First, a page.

Not a bad term really but a bit ambiguous because all it really says is that this is a Collie of Scottish origins, which could be said of any Collie dog. In contrast the term Scotch Collie (even without the addition of “old-time”) implies old fashioned because it is an historic term that was used extensively in the golden age of these dogs from 1860 to 1930. There is very little historical precedent for using Scottish Collie although there is no particular reason it should not be used other than its ambiguity. 

an old-time farm shepherd dog
Dunrovin’s Ole Shep was registered as an Old-Time Farm Shepherd

Why worry about the name?

Why, you may ask, does any of this matter? Because we need a unified message to help promote this breed and the term “farm collie” is too vague and does not distinguish between English “shepherds” and Scottish “collies”. As a group of people working to promote these dogs we should first agree on a name, then consistently apply that to the breed organization, registry and other breed infrastructure important to preserving these dogs.

The decision to call the breed “Old-Time Scotch Collie” was not made lightly.  I personally liked “Scotch Shepherd” because it is historical and because shepherd indicates the breed’s working ability, but I also agreed with the point above that it can also be unclear. I also liked the name Scotch Collie but argued to make a differentiation from the non-working, show type dogs, maybe by adding “old” or “working” to the title as in “Old Scotch Collie” or “Working Scotch Collie”. I even considered the idea of using the old fashioned spelling “Colley” to set them apart from show collies.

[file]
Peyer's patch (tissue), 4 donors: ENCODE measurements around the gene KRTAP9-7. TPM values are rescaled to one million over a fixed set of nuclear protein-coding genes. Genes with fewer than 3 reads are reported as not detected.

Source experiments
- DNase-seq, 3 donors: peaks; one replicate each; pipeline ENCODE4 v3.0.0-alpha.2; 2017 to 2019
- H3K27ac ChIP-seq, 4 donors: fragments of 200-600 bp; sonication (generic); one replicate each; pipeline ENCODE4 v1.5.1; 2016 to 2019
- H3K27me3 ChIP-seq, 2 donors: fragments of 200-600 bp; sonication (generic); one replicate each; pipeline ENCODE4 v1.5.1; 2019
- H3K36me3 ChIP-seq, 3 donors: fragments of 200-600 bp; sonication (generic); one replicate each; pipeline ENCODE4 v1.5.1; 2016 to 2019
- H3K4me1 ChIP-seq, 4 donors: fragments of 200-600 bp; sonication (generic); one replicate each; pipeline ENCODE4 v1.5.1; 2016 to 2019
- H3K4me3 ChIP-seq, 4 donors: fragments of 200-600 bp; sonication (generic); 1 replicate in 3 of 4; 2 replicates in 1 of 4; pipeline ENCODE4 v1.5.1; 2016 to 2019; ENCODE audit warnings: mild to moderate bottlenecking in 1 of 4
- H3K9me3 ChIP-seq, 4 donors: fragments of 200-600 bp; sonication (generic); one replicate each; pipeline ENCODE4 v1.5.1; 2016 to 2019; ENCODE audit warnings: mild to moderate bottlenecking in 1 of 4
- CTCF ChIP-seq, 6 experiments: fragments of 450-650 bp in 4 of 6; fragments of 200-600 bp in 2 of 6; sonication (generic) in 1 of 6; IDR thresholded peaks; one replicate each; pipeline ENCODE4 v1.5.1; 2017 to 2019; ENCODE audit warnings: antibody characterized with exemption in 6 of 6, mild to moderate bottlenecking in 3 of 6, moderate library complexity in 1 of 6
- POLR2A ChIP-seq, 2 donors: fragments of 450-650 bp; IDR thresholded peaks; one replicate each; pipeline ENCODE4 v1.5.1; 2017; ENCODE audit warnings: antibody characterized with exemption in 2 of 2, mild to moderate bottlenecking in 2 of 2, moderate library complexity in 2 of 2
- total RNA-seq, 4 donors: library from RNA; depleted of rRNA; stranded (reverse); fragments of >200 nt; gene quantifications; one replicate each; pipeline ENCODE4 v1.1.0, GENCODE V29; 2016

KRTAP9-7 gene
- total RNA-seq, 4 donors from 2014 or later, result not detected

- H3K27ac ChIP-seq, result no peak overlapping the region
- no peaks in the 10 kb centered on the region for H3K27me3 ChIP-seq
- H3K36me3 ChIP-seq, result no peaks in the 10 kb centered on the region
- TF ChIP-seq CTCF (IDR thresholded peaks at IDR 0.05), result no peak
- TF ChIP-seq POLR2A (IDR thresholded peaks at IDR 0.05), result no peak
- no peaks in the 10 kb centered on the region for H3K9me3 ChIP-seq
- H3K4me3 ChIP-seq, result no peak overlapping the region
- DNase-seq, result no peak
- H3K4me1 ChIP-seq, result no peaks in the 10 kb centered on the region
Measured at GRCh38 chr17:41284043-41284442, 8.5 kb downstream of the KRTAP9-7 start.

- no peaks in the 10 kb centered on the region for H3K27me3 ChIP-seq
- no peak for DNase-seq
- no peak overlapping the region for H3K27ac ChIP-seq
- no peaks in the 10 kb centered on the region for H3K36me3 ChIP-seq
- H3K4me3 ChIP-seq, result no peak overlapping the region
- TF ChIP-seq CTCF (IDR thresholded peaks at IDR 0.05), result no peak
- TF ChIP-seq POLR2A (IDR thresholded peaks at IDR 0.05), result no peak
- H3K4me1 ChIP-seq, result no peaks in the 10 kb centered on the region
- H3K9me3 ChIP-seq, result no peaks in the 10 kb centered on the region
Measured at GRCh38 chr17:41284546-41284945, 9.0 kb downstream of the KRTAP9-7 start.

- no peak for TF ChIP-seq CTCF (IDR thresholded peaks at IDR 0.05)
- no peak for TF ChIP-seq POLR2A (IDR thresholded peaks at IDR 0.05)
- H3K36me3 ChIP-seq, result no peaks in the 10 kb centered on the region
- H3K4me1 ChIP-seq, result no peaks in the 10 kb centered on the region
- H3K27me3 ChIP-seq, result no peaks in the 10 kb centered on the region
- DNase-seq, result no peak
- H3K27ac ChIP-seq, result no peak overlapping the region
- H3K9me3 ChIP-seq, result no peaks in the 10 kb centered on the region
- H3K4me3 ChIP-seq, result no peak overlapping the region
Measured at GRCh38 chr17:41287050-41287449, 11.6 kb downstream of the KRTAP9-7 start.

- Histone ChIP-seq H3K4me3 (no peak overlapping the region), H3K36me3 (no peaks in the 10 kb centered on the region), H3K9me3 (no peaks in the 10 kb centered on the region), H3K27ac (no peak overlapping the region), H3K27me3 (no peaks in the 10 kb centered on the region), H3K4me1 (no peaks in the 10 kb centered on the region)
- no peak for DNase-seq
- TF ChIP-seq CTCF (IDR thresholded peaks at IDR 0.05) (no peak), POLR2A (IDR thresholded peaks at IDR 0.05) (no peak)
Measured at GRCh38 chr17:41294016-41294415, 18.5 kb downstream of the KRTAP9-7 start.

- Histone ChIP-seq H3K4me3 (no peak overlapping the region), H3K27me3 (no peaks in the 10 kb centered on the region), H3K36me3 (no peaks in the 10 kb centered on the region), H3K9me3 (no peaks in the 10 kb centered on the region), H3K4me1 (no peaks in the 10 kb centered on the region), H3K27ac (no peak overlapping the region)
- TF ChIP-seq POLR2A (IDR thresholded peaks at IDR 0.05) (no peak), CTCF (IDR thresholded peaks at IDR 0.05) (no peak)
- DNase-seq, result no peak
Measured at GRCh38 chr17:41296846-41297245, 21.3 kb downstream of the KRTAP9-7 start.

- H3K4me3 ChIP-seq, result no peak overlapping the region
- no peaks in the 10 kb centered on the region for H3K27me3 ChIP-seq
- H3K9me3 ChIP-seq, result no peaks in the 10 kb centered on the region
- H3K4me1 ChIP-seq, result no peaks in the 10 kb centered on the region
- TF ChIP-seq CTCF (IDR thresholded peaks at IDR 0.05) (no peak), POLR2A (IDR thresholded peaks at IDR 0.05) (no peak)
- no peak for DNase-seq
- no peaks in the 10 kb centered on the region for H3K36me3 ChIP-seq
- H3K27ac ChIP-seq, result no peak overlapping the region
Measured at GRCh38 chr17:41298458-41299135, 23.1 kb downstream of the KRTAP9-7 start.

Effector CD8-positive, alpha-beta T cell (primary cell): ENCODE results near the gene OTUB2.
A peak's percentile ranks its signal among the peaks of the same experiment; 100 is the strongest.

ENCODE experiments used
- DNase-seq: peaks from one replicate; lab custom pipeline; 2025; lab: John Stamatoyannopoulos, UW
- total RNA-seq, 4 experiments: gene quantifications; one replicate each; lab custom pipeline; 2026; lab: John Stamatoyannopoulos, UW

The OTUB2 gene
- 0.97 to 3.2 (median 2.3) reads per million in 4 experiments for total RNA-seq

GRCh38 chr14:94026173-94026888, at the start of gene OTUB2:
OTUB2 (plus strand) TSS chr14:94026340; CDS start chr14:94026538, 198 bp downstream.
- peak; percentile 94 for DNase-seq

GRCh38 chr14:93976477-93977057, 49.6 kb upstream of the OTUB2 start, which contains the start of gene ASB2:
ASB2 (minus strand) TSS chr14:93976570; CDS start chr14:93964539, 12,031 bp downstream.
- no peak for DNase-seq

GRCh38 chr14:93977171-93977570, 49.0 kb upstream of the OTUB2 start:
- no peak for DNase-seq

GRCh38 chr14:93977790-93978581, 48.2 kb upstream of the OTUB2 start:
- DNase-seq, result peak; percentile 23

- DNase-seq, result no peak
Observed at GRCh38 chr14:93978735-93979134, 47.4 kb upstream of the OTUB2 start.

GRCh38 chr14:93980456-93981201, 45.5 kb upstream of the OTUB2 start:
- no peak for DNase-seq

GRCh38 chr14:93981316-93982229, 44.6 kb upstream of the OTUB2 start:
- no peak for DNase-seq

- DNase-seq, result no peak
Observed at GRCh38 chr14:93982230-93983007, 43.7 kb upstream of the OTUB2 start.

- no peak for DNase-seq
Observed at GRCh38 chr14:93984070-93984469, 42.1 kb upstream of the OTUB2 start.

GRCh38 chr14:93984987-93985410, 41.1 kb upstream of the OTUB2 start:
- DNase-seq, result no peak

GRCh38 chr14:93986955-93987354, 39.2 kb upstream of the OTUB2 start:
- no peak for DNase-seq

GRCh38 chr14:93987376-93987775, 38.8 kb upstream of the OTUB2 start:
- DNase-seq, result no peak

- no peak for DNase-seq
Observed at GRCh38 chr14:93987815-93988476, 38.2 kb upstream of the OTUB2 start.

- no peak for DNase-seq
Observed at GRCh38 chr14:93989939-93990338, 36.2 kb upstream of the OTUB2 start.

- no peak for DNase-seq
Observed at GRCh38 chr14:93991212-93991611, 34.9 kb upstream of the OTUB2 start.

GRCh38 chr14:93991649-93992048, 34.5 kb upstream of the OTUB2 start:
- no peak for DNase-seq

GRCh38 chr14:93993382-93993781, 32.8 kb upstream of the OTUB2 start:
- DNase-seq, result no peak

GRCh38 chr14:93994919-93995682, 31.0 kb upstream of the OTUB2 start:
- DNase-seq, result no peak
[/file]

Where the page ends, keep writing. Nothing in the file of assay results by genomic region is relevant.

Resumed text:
In the end, with lots of input of other breeders, we decided on using the term “Old-Time Scotch Collie” to refer to these dogs because it has historical precedent, clearly says what it is to most people and avoids the over ambiguous “farm collie”. The phrase “old-time” is shorter than “old-fashioned” and saves a syllable while paying homage to Richard McDuffie’s “Old-Time Farm Shepherd” which was our antecedent.

If you would like to learn more about early Collies check out this post showing paintings of Scotch Collies in the mid 1800s.

Related Images:


  1. I grew up with these Collies, worked by a second generation dairy farmer – my mom, whose dogs descended from her father’s bitch, brought to Canada in the early 1900s. She called our dogs Scotch Collies, and that was because they were soft enough to work the milking cows without causing unwanted tension. They were incredible family dogs and I have since not met a purebred specimen of any breed to match. If I had a vote it would be “Working Scotch Colley”.